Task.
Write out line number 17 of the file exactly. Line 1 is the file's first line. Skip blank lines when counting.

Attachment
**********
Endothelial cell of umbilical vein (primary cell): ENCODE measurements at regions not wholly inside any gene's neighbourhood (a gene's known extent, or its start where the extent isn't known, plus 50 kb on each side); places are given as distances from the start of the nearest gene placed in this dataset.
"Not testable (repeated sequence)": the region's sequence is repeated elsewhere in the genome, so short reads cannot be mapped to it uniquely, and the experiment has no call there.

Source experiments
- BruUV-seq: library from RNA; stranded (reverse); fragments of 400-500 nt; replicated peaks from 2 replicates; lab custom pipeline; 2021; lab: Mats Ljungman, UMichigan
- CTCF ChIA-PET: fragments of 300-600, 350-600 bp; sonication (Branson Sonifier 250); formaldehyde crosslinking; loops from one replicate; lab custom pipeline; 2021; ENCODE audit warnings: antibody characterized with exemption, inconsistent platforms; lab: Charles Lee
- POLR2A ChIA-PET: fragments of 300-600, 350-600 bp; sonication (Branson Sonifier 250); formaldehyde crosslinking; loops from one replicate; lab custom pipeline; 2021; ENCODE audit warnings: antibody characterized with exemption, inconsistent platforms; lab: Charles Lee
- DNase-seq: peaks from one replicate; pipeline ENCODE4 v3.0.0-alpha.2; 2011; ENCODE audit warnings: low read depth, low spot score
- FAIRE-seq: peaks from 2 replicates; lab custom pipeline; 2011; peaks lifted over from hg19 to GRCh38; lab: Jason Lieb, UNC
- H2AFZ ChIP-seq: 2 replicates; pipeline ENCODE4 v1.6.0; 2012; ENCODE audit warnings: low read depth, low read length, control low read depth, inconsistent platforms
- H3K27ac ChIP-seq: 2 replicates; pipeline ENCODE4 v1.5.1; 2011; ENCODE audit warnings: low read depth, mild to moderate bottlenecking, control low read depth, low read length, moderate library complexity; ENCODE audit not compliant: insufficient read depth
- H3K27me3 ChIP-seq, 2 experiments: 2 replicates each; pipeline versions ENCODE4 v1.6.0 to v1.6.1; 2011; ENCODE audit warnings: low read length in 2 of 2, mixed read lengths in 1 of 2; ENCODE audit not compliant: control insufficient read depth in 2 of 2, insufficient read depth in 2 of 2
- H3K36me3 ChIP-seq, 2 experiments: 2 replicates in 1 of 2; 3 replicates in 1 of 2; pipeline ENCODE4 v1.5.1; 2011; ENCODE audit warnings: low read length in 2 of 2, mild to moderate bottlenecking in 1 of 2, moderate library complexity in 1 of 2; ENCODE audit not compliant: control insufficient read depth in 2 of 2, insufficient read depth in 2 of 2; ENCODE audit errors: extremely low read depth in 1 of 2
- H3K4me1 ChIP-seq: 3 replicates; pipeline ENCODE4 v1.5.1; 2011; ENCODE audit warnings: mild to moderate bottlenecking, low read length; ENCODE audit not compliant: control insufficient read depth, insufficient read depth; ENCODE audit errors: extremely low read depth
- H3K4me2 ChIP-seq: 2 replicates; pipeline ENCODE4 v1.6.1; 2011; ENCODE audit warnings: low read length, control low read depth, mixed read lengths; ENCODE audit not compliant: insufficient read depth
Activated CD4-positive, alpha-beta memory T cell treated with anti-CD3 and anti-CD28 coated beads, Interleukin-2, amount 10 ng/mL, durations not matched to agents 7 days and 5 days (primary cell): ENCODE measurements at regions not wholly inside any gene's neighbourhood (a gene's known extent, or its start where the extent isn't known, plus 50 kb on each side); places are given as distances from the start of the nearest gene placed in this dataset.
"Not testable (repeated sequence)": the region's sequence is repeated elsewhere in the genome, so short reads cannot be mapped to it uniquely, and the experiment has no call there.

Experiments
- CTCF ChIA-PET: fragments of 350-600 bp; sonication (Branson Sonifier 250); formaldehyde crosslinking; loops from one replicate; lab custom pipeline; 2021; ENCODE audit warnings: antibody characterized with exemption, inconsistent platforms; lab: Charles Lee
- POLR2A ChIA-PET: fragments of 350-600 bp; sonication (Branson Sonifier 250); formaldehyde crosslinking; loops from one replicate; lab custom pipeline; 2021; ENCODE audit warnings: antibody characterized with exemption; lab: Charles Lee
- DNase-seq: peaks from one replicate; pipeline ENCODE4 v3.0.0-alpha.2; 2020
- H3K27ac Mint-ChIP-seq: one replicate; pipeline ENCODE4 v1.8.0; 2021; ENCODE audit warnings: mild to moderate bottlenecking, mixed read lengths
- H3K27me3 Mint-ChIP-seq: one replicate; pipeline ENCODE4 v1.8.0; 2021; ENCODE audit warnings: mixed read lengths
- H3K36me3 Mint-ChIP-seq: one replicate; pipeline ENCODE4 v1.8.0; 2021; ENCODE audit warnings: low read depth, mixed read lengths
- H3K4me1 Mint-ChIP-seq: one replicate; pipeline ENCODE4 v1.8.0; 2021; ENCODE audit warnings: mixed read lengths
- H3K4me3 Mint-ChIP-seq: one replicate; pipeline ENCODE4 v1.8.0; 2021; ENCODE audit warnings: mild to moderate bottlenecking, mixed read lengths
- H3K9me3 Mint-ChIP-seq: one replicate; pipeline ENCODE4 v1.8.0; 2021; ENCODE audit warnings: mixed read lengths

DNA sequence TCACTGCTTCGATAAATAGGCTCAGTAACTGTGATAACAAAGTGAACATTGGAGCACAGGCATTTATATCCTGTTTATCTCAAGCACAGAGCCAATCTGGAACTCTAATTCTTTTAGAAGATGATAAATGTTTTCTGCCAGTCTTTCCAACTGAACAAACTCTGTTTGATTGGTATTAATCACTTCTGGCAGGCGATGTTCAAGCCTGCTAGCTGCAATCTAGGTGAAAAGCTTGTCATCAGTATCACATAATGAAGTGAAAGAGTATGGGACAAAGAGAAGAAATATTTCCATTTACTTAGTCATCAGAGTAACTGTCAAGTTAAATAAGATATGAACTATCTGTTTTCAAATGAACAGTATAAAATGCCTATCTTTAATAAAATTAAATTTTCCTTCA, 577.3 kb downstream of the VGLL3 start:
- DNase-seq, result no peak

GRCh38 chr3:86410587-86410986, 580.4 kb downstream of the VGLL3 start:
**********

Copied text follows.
Experiments